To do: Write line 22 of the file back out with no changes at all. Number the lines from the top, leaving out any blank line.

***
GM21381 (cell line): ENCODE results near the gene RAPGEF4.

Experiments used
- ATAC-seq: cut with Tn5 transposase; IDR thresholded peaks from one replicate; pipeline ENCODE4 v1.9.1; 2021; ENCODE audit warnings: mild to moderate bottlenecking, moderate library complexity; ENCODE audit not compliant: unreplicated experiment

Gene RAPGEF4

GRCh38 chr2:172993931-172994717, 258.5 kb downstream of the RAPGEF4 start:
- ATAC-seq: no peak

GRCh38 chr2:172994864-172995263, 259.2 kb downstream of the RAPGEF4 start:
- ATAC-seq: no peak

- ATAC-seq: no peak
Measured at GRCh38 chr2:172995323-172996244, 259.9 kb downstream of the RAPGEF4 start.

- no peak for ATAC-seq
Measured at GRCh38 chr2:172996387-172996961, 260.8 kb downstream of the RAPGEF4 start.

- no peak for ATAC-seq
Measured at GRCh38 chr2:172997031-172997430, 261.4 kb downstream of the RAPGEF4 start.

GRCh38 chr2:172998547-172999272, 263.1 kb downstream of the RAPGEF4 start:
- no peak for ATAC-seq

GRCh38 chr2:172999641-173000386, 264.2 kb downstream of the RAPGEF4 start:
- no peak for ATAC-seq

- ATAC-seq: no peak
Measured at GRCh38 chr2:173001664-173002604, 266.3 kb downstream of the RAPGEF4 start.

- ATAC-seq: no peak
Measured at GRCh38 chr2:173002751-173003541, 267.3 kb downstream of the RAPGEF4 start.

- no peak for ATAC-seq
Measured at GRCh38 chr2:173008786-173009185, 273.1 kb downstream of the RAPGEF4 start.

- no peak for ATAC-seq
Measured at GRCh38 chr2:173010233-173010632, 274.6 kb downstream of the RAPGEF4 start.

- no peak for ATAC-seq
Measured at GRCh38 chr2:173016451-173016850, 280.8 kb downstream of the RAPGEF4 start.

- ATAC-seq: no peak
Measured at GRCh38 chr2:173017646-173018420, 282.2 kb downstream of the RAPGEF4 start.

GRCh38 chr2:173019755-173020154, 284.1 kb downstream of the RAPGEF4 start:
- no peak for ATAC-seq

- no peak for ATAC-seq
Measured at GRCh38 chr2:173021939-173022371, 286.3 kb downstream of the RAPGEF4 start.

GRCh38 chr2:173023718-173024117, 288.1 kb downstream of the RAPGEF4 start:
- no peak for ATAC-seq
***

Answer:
Measured at GRCh38 chr2:173002751-173003541, 267.3 kb downstream of the RAPGEF4 start.